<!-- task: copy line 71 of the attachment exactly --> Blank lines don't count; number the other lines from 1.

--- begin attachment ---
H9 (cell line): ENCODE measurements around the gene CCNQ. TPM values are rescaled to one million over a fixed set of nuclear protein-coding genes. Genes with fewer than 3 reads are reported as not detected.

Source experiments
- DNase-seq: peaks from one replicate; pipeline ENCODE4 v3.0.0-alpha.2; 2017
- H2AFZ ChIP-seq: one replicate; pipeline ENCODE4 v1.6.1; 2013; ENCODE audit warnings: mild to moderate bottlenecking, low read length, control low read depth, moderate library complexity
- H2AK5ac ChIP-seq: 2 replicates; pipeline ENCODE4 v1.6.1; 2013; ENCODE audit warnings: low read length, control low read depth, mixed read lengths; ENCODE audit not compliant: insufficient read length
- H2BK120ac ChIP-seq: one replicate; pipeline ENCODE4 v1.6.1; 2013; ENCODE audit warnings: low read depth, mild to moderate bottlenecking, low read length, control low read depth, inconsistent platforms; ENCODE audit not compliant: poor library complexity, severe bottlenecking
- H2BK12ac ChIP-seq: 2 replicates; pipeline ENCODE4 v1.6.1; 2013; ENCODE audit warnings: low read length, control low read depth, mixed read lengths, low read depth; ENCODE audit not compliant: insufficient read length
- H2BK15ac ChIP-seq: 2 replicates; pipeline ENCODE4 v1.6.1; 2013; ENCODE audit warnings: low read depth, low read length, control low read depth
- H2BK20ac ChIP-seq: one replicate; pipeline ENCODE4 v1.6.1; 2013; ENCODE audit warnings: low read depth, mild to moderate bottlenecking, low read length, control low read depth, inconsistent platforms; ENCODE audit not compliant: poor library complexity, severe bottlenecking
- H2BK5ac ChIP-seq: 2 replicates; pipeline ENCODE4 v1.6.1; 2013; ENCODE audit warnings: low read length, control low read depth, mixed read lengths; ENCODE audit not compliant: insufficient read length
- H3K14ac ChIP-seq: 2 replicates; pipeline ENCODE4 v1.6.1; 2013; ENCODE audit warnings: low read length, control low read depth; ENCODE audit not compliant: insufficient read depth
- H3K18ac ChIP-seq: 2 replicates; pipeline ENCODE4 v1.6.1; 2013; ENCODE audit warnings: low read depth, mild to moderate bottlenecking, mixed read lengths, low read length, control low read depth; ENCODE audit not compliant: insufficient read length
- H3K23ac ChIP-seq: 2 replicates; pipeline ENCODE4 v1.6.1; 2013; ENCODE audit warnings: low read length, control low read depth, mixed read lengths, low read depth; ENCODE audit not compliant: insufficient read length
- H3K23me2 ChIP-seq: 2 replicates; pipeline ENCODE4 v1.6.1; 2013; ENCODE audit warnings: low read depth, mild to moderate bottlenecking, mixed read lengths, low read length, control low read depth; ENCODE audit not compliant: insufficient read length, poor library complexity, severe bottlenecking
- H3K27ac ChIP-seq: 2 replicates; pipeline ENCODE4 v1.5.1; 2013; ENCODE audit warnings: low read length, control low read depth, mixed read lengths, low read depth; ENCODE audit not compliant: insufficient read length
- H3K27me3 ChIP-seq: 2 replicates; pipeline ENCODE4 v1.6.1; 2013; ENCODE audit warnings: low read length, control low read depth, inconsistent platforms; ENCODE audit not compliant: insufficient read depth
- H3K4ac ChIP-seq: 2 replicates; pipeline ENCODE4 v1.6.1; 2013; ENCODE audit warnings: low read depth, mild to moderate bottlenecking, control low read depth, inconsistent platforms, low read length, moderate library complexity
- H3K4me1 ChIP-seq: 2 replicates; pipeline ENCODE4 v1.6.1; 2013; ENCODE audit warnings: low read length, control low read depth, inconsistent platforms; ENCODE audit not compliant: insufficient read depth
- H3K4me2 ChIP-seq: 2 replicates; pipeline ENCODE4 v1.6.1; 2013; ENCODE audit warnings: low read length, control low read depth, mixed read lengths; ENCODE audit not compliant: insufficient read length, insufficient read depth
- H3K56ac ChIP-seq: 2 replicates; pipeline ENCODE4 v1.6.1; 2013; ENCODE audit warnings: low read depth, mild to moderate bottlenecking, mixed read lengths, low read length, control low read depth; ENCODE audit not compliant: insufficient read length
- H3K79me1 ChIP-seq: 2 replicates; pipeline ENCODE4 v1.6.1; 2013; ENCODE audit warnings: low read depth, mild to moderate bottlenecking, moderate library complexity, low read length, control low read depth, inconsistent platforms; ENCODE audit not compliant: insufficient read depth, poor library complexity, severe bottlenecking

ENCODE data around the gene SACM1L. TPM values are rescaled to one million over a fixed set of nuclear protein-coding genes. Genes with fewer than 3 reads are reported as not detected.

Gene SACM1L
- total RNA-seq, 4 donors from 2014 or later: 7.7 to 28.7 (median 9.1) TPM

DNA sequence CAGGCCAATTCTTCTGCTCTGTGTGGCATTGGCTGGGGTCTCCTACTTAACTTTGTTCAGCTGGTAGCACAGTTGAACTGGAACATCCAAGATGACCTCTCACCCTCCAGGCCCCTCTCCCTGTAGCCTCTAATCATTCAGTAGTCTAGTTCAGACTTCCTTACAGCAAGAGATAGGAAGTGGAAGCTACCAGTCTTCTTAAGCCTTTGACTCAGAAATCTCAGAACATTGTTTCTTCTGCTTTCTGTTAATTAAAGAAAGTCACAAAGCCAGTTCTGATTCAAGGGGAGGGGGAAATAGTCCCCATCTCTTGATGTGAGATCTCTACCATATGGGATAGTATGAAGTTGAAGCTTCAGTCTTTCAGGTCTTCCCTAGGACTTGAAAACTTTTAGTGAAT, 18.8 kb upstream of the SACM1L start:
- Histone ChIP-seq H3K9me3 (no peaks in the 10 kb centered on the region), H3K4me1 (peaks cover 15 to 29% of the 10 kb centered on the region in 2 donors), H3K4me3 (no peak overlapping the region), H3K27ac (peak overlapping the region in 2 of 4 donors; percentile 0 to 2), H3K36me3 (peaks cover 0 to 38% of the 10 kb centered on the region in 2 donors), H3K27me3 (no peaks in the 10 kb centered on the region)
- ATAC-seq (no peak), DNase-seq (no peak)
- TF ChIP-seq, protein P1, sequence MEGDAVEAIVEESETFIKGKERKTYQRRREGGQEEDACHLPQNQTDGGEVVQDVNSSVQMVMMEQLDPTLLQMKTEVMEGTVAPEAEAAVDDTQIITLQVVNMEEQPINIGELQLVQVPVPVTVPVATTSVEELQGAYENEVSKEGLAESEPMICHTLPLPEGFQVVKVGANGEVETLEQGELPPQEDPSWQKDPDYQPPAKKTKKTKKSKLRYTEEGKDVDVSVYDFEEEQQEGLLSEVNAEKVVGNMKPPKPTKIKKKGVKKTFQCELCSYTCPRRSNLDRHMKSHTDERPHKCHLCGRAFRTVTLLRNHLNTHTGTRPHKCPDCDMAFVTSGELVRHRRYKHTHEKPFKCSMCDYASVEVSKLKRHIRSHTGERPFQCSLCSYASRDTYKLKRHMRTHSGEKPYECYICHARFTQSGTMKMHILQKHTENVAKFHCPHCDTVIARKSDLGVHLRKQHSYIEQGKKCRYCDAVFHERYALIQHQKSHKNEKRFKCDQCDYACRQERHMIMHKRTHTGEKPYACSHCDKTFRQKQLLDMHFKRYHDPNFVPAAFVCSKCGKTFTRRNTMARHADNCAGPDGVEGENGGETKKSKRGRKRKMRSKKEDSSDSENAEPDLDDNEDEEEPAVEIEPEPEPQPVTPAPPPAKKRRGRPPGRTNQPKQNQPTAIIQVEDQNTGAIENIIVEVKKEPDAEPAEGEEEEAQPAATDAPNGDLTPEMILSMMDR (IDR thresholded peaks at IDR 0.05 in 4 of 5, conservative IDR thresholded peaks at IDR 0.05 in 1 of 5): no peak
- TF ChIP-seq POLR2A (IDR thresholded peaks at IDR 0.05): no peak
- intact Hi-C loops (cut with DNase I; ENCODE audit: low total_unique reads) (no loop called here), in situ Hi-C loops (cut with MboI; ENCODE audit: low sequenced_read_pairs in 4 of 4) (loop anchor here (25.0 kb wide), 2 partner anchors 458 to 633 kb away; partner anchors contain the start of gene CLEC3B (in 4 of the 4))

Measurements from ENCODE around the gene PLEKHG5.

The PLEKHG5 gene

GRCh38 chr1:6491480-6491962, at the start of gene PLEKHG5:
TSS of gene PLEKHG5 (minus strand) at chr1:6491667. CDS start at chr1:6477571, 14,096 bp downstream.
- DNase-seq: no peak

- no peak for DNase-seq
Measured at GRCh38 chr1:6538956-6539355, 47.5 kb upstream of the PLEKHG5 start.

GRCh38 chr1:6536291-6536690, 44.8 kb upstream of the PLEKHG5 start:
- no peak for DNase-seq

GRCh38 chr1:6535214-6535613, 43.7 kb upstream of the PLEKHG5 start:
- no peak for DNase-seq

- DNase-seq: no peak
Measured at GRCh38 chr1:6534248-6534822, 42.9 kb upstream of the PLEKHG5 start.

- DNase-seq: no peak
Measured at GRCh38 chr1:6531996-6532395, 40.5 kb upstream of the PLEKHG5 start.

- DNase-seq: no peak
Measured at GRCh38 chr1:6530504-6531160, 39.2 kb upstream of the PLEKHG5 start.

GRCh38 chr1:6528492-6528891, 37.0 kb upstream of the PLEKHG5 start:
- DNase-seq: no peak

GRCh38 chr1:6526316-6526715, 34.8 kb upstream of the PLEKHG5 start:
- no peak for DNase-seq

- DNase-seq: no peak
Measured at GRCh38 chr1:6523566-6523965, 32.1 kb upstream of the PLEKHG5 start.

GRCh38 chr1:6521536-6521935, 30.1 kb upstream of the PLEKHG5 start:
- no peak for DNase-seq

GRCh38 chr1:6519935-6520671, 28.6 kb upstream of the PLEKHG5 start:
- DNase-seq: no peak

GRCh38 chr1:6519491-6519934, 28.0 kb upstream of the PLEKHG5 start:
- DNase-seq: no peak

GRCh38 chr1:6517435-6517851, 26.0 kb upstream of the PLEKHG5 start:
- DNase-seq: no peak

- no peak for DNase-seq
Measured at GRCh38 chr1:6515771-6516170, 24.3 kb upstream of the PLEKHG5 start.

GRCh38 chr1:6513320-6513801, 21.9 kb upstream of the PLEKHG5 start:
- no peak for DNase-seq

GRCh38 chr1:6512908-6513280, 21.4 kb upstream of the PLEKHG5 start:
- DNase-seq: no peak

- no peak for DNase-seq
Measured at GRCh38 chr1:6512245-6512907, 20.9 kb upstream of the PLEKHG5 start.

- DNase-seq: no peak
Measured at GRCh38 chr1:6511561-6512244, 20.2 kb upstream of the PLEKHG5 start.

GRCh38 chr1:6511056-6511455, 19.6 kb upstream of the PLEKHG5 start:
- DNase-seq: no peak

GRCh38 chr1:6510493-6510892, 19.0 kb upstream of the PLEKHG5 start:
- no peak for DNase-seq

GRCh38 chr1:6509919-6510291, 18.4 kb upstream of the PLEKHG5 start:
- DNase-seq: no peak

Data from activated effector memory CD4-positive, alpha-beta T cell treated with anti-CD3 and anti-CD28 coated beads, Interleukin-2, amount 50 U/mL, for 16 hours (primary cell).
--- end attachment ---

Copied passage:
Measured at GRCh38 chr1:6511561-6512244, 20.2 kb upstream of the PLEKHG5 start.